Dec 17, 2009
I originally wrote up my view of the #uksnow story back in February.
I’ve used it a lot since then to illustrate a few points:
– How easy it is to drive an application from Twitter
– That if an idea is a good one, it will take off; useful features will survive, weak will disappear
– Within 12 hours you can create a national-scale ‘service’ with no funding or planning
– If you have the basics of structured data (in this case, time, place and condition), and they’re freely available, then someone will do something useful with them
– It was all a happy collaboration coming about as a result of three people who’d never met each other all doing something to build on previous actions (well, in the case of Ben Marsh, doing rather a lot!)
– And today, it spontaneously resurrected itself when the snow came – with no centralised marketing campaign, no one blowing a whistle to stay “go, start reporting like this…”. Just people remembering it and finding it interesting enough to do again.
Ben went on to do lots of other projects along similar themes – and has done a great job today keeping the snow map (mostly) running under the sudden unexpected flood of interest.
I went back to pondering the art of public information and service design, and the role that government should (or should not) take. And to creating a celebrity motorbike.
But I missed one little bit from the story – or at least played it down.
That happy little team of collaborators (never met, never spoken) weren’t all entirely happy about how it went. One, let’s call him Mr B – the first to use the #uksnow tag – was a little grumpy at the time. “Stop using my tag to report snow levels,” he said back then. “I made it for people to talk about snow news – don’t go imposing your standards on it.” Without access to the original tweets and posts I have to paraphrase, but I think it’s a pretty fair synopsis.
When I (gently) tweeted back then that while you can create a hashtag, you can’t own it, he responded by blocking me. Nice behaviour.
But then #uksnow got all huge and popular, and Ben got more and more press, deservedly, and now we find out that it’s made the Top Ten trending topics of 2009. Number EIGHT. Globally. Wow. That’s some story to have a part in.
So comes this tweet today:
@benmarsh “Application based on original hashtag #uksnow devised by @[Mr B]” then I’ll grant Intellectual property assign [sic]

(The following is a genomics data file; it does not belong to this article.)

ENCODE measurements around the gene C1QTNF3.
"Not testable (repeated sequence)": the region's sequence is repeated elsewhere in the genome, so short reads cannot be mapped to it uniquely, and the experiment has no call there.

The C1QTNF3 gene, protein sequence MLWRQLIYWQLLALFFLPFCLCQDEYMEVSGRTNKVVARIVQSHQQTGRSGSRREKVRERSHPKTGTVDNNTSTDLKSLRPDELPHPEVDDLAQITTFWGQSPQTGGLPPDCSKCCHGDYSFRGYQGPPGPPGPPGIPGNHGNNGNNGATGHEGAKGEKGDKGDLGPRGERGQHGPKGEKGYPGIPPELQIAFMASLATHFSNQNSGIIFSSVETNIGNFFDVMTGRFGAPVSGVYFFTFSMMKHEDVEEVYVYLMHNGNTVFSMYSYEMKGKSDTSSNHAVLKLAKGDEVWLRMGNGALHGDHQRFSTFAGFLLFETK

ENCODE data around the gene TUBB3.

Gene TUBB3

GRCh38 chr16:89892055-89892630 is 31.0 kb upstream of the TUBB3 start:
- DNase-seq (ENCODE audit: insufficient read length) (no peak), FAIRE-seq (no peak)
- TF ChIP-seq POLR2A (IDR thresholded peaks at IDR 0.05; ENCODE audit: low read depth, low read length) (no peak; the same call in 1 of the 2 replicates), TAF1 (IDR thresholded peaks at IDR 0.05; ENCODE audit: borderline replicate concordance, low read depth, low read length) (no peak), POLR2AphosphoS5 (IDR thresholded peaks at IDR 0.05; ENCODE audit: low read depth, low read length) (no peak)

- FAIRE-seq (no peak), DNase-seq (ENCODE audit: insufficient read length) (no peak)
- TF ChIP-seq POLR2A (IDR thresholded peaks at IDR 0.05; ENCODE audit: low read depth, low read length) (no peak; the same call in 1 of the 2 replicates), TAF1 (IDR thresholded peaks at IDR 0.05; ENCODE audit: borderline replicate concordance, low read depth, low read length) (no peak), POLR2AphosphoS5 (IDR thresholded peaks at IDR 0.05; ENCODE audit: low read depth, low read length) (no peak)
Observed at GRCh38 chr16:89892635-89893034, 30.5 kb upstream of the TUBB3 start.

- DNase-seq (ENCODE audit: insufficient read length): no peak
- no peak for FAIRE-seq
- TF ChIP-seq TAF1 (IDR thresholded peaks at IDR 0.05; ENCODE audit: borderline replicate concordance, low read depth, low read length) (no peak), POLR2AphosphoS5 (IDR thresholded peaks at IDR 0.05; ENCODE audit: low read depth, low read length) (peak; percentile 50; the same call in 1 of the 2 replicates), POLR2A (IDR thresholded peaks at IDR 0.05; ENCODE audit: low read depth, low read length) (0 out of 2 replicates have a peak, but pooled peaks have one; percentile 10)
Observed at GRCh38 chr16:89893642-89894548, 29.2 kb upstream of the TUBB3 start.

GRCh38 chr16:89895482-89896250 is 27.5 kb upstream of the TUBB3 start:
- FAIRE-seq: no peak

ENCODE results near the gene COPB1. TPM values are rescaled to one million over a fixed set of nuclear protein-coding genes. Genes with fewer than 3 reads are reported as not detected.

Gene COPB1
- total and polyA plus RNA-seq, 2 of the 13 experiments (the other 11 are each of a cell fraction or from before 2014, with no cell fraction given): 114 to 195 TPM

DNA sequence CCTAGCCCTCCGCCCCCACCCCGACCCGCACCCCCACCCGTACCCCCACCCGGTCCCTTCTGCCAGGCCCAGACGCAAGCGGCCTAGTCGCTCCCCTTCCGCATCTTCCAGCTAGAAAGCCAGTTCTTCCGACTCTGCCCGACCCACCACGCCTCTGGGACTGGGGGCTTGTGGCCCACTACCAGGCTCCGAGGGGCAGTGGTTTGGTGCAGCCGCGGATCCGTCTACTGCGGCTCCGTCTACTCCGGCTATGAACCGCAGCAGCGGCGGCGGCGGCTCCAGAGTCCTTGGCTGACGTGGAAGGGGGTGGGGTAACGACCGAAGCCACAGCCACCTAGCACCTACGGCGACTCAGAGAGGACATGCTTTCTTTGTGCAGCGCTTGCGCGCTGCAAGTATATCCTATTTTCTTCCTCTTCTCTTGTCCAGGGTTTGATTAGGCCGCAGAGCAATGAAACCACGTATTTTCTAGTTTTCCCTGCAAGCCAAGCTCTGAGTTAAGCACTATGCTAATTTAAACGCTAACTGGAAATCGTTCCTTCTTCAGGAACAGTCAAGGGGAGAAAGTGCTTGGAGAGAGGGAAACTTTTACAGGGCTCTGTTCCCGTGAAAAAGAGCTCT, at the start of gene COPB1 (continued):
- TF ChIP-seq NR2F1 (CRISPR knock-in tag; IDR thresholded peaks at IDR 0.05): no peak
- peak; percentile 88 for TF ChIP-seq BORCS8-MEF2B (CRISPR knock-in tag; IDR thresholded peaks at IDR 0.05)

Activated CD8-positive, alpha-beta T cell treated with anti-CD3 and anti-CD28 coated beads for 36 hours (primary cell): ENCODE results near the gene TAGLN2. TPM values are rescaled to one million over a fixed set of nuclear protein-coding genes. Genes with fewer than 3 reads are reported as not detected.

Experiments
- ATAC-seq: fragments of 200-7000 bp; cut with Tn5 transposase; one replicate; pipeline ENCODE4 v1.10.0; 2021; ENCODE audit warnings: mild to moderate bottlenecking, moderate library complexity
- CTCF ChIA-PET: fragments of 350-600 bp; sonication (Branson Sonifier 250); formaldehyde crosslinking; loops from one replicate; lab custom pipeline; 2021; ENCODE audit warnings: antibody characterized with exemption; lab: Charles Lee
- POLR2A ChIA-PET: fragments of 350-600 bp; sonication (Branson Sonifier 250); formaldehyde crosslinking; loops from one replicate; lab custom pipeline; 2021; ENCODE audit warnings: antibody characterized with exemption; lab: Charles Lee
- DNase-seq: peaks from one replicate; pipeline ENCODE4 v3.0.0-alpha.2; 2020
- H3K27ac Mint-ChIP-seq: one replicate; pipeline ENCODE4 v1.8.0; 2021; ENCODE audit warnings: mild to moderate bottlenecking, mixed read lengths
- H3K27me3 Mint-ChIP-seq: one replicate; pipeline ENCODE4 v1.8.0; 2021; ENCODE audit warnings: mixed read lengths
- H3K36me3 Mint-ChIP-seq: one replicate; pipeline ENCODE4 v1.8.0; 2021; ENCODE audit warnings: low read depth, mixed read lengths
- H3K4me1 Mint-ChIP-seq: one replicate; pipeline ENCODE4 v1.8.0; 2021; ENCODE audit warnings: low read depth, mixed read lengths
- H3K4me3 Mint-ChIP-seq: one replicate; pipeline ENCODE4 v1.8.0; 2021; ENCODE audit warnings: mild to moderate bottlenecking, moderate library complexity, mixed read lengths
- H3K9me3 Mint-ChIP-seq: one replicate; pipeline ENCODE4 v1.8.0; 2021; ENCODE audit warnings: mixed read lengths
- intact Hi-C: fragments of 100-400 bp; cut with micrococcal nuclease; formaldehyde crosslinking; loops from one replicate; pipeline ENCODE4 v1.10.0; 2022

Repeated several times today – directed at Ben and at @datastore who ran the Guardian story.
I’m pretty sure Ben’s not responded. It’s hard to see how he could. Is that a serious question? IP in a hashtag? That the originator wasn’t keen about having formatting applied to back in February in any case?
Mr B obviously wants to be a part of the story – and he is a part of the story, and could have played this very well – if acting in a collaborative spirit. Recognising that this sort of stuff ONLY happens through free reuse, a willingness to take what others have done and move things onwards, and most of all that it’s the inherent quality of the idea itself that makes it fly – not what it’s called, or whatever particular feature any one person thinks it should have.
Mr B had a go today at suggesting that contributors put road conditions in as well – “That’ll make it useful!” – he said. It’s actually a bloody good idea. But it didn’t take off. Sometimes that happens. It’s not always what you say, but very often how you say it; and how you use networks and trusted relationships that you’ve carefully built up to say it.
We’re all coming up with new stuff; working in new ways. Trying to achieve more by throwing down boundaries than would ever be achieved by putting them up. Clicking into a sense of community and just seeing what happens.
But I will speak a kind word for Mr B – his intervention has raised some of the harder questions about the practicalities of collaboration – how do we protect interests? #uksnow has to date just been a bit of fun, but what if it had significant commercial value in its own right?
Ben did all the hard work (Mr B created a conversation, I spotted the opportunity to structure it, but it was a fleeting action for both of us – Ben grafted with coding, hosting, a flood of press enquiries and so on, and deserves every bit of his kudos). Mr B put his role in his bio. I’ve put my part in mine. Ben’s put his part in his. That’s all good.
I’ve sought to tell this as a great example of a Power of Information story – just glad to have had a small part in it.
Ultimately though, behaviours and attitude count for a lot. Mr B has got a little more strenuous this evening:
he hijacked my TRAVELnews/info source corrupted into MAPPING application ie no practical NEWS he agreed the credit #UKsnow
creating a hashtag he cound have used #snowUKmap why hijack my hashtag whcih was serving a different but practical purpose?
I’m afraid in this light, Mr B’s insistence on IP rights looks, well… you decide. Leave a comment.